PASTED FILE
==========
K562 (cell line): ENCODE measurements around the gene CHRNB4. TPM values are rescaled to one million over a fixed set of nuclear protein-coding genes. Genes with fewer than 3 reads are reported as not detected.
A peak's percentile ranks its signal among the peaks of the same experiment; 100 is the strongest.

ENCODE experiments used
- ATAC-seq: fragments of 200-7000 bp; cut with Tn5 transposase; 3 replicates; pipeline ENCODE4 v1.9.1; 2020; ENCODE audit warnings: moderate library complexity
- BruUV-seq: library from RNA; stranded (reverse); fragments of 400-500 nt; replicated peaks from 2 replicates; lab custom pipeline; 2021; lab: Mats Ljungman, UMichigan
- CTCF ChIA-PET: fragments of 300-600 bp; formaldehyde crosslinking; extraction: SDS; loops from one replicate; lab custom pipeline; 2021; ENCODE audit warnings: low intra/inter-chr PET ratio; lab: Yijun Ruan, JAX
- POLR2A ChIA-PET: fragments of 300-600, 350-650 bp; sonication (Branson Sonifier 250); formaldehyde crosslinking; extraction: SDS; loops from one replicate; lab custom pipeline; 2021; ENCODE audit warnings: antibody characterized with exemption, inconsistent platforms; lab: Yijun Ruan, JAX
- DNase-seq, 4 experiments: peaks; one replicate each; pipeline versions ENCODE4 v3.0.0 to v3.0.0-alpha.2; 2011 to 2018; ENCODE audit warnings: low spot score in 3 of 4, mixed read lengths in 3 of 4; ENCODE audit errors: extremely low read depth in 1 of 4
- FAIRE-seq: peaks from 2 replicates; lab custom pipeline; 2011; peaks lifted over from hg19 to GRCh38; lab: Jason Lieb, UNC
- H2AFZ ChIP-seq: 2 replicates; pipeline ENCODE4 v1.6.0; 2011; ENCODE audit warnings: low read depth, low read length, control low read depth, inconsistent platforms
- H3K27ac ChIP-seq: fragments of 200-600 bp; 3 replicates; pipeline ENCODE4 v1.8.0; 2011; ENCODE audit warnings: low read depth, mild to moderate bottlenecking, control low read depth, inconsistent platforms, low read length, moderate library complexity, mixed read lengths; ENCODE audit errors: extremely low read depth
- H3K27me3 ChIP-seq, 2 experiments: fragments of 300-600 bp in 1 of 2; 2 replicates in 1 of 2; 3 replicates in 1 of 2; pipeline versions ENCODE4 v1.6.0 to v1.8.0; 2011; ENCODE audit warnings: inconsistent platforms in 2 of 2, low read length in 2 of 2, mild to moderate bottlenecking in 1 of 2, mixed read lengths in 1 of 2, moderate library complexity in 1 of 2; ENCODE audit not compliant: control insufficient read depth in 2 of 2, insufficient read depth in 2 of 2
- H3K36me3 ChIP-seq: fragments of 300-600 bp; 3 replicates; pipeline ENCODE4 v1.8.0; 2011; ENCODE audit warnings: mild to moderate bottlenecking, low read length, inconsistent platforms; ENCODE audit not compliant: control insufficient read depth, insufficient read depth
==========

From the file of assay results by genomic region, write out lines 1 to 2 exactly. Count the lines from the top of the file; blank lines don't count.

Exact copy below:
K562 (cell line): ENCODE measurements around the gene CHRNB4. TPM values are rescaled to one million over a fixed set of nuclear protein-coding genes. Genes with fewer than 3 reads are reported as not detected.
A peak's percentile ranks its signal among the peaks of the same experiment; 100 is the strongest.